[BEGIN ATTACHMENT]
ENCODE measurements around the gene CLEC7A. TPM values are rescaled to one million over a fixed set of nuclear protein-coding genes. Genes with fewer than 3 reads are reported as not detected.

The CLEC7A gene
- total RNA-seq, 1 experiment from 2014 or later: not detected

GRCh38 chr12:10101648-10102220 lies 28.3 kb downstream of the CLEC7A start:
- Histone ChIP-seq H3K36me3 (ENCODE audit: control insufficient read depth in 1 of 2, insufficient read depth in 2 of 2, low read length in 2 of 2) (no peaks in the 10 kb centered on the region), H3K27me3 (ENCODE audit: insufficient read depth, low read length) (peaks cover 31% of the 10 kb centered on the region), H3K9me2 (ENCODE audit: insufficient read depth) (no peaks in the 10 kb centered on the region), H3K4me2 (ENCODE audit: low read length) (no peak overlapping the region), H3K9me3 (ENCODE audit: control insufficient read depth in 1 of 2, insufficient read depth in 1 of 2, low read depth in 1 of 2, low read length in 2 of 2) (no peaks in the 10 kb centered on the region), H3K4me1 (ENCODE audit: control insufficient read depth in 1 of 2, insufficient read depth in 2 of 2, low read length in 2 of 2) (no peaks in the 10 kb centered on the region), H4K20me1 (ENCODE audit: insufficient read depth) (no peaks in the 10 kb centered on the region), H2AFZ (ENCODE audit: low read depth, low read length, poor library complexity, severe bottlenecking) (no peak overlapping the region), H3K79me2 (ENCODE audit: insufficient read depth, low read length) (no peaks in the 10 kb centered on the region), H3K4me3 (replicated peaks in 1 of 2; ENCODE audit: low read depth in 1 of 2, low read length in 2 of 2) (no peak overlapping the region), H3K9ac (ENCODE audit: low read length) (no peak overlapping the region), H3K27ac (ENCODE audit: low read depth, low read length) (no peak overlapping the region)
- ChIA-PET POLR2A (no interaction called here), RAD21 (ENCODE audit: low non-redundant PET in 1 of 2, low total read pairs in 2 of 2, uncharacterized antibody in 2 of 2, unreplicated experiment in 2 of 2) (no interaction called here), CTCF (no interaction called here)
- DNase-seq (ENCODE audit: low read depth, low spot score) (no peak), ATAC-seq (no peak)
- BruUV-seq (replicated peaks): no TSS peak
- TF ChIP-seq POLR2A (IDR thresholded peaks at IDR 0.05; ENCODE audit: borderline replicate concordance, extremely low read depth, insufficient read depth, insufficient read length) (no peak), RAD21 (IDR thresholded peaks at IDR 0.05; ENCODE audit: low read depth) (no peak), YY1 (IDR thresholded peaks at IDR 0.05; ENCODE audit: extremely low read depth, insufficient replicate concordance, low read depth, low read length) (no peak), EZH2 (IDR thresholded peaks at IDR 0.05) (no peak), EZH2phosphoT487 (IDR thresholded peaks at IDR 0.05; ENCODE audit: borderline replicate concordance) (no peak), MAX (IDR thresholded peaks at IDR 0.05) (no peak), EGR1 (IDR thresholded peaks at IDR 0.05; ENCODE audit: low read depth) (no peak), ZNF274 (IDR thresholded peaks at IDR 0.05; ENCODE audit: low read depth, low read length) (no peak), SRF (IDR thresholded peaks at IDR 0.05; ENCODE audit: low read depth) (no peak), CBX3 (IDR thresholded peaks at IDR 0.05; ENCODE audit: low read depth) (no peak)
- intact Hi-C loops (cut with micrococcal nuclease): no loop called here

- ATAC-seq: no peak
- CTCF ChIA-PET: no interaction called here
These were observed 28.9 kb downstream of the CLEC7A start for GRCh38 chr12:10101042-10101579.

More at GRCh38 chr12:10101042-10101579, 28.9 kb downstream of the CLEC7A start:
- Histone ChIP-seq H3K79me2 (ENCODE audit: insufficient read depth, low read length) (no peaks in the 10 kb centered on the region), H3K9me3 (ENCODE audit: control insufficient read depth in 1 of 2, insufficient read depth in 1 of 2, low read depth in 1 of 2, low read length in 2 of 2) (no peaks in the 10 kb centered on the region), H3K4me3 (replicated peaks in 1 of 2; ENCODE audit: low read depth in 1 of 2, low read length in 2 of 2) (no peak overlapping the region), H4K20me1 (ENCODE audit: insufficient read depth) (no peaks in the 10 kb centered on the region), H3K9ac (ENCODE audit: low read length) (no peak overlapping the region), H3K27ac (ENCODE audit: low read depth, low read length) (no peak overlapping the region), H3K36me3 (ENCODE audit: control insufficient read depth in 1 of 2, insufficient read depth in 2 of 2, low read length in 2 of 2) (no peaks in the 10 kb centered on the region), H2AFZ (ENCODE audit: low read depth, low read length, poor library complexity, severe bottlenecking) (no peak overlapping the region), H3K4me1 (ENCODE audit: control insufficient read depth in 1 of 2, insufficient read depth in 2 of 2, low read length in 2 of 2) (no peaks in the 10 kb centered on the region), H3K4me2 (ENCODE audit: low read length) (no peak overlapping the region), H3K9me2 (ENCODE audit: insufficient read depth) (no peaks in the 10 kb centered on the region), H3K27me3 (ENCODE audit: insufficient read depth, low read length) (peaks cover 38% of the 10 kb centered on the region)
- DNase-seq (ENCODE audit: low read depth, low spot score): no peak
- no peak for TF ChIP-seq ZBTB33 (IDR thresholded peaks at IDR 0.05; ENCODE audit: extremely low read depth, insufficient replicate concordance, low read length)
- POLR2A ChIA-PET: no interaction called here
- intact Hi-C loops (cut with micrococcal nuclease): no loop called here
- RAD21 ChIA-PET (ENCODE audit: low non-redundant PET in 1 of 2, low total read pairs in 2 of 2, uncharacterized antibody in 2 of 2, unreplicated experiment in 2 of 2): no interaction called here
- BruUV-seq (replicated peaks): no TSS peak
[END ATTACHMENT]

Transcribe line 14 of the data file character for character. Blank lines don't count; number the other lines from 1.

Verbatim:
More at GRCh38 chr12:10101042-10101579, 28.9 kb downstream of the CLEC7A start: